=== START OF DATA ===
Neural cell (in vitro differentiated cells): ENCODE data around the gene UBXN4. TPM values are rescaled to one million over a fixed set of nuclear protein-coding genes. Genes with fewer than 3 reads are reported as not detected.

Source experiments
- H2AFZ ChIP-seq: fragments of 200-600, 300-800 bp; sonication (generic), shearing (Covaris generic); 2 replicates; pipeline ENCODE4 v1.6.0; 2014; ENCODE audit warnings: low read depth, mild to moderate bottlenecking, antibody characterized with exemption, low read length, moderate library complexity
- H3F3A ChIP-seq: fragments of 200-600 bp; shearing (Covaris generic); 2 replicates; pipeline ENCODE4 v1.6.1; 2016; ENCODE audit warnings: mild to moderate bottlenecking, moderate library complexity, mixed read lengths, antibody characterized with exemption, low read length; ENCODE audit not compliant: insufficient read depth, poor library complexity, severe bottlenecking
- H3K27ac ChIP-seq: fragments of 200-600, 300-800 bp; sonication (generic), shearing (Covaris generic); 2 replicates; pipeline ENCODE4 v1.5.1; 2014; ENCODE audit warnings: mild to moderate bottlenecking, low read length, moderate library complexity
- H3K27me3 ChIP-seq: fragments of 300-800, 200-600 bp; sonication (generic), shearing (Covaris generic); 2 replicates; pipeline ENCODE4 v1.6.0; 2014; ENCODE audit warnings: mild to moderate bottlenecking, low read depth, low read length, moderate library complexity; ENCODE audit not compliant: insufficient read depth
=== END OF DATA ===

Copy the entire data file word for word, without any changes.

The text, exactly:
Neural cell (in vitro differentiated cells): ENCODE data around the gene UBXN4. TPM values are rescaled to one million over a fixed set of nuclear protein-coding genes. Genes with fewer than 3 reads are reported as not detected.

Source experiments
- H2AFZ ChIP-seq: fragments of 200-600, 300-800 bp; sonication (generic), shearing (Covaris generic); 2 replicates; pipeline ENCODE4 v1.6.0; 2014; ENCODE audit warnings: low read depth, mild to moderate bottlenecking, antibody characterized with exemption, low read length, moderate library complexity
- H3F3A ChIP-seq: fragments of 200-600 bp; shearing (Covaris generic); 2 replicates; pipeline ENCODE4 v1.6.1; 2016; ENCODE audit warnings: mild to moderate bottlenecking, moderate library complexity, mixed read lengths, antibody characterized with exemption, low read length; ENCODE audit not compliant: insufficient read depth, poor library complexity, severe bottlenecking
- H3K27ac ChIP-seq: fragments of 200-600, 300-800 bp; sonication (generic), shearing (Covaris generic); 2 replicates; pipeline ENCODE4 v1.5.1; 2014; ENCODE audit warnings: mild to moderate bottlenecking, low read length, moderate library complexity
- H3K27me3 ChIP-seq: fragments of 300-800, 200-600 bp; sonication (generic), shearing (Covaris generic); 2 replicates; pipeline ENCODE4 v1.6.0; 2014; ENCODE audit warnings: mild to moderate bottlenecking, low read depth, low read length, moderate library complexity; ENCODE audit not compliant: insufficient read depth